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Officials plead with public to mask up even after mandates overturned

Virus Outbreak Utah
Posted at 1:14 PM, Jan 21, 2022
and last updated 2022-01-21 15:42:22-05

SALT LAKE COUNTY, Utah — Even after Utah's House of Representatives voted to overturn local health orders which negate mask mandates issued by Summit and Salt Lake Counties, officials are still making a plea for people to wear masks in public.

READ: Mask mandates terminated as House passes resolution

”In spite of the misguided actions of the Legislature today, please continue to wear good-quality masks while in public. We are at very high rates of COVID spread and we are hopeful to have the Omicron variant of the virus behind us soon," said Salt Lake County Mayor Jenny Wilson.

"Health experts agree masks worn properly help contain the spread of COVID. Let's all help keep our teachers teaching, our students learning, our hospitals operating, and our residents healthy.”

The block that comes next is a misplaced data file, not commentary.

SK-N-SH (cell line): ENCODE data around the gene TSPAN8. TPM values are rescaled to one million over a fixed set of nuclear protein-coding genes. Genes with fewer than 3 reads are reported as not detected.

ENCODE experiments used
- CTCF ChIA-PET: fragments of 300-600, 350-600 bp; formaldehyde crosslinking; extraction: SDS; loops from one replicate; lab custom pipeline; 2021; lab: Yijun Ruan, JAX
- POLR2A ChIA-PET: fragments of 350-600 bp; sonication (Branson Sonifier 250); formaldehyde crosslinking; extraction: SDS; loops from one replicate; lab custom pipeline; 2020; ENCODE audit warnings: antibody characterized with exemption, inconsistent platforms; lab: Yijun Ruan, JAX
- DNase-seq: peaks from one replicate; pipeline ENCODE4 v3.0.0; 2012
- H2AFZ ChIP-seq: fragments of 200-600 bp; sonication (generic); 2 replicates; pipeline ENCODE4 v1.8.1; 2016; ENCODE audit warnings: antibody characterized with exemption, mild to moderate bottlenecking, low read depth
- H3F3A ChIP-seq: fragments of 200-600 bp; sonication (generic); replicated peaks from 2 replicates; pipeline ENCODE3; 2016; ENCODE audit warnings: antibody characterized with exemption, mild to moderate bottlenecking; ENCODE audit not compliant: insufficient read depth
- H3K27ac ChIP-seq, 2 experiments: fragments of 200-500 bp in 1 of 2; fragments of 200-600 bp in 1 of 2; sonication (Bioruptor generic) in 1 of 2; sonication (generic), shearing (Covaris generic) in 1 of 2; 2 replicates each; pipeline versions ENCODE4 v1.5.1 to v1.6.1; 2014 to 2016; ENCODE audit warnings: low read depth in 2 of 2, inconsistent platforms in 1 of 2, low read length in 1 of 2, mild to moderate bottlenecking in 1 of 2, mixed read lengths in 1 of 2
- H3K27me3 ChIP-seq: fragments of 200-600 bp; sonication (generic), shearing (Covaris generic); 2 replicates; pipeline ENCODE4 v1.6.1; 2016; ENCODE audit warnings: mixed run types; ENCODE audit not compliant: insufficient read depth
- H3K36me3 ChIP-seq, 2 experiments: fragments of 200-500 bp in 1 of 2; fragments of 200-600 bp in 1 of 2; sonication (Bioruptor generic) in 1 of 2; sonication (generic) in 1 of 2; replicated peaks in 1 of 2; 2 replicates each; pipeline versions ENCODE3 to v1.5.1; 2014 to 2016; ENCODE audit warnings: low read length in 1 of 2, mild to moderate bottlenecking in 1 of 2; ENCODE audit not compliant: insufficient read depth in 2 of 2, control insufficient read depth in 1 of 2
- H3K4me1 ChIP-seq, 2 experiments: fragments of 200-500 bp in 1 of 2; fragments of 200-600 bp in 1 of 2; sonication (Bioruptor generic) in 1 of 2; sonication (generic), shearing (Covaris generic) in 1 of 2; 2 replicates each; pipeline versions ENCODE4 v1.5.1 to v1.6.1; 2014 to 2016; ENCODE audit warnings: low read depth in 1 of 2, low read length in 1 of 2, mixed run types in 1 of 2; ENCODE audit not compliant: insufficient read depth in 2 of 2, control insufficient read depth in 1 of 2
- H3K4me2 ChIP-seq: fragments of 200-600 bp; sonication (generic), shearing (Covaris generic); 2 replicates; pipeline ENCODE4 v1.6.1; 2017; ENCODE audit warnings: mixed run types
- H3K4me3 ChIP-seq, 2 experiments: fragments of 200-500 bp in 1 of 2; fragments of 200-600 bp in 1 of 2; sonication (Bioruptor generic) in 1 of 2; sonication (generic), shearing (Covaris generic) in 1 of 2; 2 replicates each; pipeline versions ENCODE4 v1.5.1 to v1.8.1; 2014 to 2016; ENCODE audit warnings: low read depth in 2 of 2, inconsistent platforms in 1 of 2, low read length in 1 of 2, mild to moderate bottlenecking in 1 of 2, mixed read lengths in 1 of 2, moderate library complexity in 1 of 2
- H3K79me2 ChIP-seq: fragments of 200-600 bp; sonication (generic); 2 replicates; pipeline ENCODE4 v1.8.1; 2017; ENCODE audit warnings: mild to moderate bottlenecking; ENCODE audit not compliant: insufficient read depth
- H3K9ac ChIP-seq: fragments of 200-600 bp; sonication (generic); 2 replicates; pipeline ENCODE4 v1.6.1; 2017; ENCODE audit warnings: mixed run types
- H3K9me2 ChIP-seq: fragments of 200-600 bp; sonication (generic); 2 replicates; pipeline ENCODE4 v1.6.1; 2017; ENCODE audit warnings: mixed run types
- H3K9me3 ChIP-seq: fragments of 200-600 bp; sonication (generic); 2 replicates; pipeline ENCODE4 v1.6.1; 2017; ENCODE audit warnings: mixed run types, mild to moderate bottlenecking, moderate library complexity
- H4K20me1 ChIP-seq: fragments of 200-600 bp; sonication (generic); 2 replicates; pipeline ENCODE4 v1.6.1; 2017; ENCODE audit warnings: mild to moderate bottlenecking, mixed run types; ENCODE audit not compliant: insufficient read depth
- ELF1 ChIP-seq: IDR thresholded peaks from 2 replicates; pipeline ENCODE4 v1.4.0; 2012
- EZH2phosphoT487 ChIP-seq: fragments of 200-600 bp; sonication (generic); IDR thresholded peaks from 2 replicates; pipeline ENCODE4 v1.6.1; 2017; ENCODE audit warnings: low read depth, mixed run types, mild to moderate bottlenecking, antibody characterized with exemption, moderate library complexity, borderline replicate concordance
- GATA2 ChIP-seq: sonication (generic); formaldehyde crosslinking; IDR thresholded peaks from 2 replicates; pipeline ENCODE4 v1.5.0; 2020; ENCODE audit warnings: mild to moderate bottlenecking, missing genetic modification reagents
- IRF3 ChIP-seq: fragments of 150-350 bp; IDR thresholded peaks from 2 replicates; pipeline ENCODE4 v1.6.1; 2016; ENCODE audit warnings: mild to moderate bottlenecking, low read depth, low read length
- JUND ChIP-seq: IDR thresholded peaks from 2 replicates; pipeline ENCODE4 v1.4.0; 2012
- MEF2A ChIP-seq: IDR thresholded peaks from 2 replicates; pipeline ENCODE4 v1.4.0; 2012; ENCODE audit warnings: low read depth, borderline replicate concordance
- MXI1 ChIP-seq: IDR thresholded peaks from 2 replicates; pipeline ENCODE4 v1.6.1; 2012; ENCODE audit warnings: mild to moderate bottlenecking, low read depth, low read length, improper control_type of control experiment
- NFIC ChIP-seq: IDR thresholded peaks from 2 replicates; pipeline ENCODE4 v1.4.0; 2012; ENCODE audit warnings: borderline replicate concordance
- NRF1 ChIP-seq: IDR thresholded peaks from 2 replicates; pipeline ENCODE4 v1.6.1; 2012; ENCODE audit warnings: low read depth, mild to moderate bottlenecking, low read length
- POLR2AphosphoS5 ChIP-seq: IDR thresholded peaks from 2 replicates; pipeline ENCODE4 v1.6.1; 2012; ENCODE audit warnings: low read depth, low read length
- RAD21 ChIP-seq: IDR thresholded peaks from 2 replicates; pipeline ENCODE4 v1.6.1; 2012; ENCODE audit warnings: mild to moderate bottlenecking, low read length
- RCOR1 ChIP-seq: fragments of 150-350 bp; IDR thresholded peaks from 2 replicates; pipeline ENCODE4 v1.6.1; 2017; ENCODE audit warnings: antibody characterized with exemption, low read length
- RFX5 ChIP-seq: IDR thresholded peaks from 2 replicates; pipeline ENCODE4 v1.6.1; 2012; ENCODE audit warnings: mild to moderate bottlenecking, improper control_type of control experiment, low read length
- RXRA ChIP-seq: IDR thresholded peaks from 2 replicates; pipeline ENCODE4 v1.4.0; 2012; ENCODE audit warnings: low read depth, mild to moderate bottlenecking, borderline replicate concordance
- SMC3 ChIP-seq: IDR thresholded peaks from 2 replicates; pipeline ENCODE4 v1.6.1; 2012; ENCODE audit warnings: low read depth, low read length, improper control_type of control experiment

The resolution drew a similar response from Summit County Health Director Dr. Phil Bondurant, who said that mask mandate followed all legal requirements with considerable consideration from stakeholders.

"I remain firm in my belief that the actions taken by Summit County and the Summit County Health Department over the last two years have saved lives. Although the outcome of the vote regarding SJR003 provides a different direction than our Public Health Order, I still believe the action taken to require masks in public places, including schools, was the right one for Summit County," said Dr. Bondurant.

Utah ranked third in the country regarding the highest daily average COVID-19 case rate as of January 17, with case counts still well above 10,000.

Earlier this month, the state suspended "test-to-stay" in Utah schools so that they could pivot to remote learning in the wake of exploding case numbers.

The sentiments by Wilson and Bondurant were echoed by Dr. Angela Dunn, Salt Lake County's health director, who warned people to "get boosted or get COVID" at the close of 2021.

“Effectively protecting our most vulnerable community members—and ensuring that our businesses and essential services have the staff necessary to operate—requires layering our various prevention tools; this includes being up to date on vaccine, staying home when ill, and wearing a respirator mask in public during this surge, said Dr. Dunn.

Salt Lake County has high-quality masks available for no charge at library branches and senior centers.

"We encourage Salt Lake County residents and visitors to do these things, regardless of whether or not a mandate is in place.”